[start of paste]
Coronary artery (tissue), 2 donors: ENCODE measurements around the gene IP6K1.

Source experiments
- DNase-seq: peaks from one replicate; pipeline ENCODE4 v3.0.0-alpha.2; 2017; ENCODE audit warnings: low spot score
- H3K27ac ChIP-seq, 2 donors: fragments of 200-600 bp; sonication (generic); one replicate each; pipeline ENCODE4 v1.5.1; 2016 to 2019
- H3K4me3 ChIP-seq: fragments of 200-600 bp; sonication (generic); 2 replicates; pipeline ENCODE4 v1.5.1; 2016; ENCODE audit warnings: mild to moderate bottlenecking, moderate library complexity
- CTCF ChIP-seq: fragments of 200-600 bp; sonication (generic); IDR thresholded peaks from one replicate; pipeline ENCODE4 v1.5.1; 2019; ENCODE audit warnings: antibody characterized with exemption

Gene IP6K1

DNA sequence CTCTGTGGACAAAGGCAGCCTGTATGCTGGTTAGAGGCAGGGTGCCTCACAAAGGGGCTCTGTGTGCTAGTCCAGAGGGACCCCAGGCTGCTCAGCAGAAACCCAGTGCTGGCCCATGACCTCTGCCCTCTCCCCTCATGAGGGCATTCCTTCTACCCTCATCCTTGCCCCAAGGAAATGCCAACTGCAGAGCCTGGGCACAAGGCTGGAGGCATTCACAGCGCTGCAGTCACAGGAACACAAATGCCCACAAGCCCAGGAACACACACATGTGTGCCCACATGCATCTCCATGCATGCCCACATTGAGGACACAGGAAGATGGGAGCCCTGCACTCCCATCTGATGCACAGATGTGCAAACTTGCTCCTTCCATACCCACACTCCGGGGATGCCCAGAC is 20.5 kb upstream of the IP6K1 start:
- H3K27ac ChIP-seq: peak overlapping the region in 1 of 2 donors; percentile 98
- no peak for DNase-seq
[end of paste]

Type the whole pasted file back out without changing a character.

Coronary artery (tissue), 2 donors: ENCODE measurements around the gene IP6K1.

Source experiments
- DNase-seq: peaks from one replicate; pipeline ENCODE4 v3.0.0-alpha.2; 2017; ENCODE audit warnings: low spot score
- H3K27ac ChIP-seq, 2 donors: fragments of 200-600 bp; sonication (generic); one replicate each; pipeline ENCODE4 v1.5.1; 2016 to 2019
- H3K4me3 ChIP-seq: fragments of 200-600 bp; sonication (generic); 2 replicates; pipeline ENCODE4 v1.5.1; 2016; ENCODE audit warnings: mild to moderate bottlenecking, moderate library complexity
- CTCF ChIP-seq: fragments of 200-600 bp; sonication (generic); IDR thresholded peaks from one replicate; pipeline ENCODE4 v1.5.1; 2019; ENCODE audit warnings: antibody characterized with exemption

Gene IP6K1

DNA sequence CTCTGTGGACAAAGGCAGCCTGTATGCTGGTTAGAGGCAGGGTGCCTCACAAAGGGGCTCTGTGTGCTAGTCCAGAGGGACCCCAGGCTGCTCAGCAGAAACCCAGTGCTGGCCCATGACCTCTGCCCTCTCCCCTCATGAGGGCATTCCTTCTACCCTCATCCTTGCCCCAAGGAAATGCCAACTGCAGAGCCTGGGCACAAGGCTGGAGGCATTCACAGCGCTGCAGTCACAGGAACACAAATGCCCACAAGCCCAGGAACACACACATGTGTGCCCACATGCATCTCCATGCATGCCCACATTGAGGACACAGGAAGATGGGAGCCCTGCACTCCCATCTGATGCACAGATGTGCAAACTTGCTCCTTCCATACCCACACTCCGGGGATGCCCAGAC is 20.5 kb upstream of the IP6K1 start:
- H3K27ac ChIP-seq: peak overlapping the region in 1 of 2 donors; percentile 98
- no peak for DNase-seq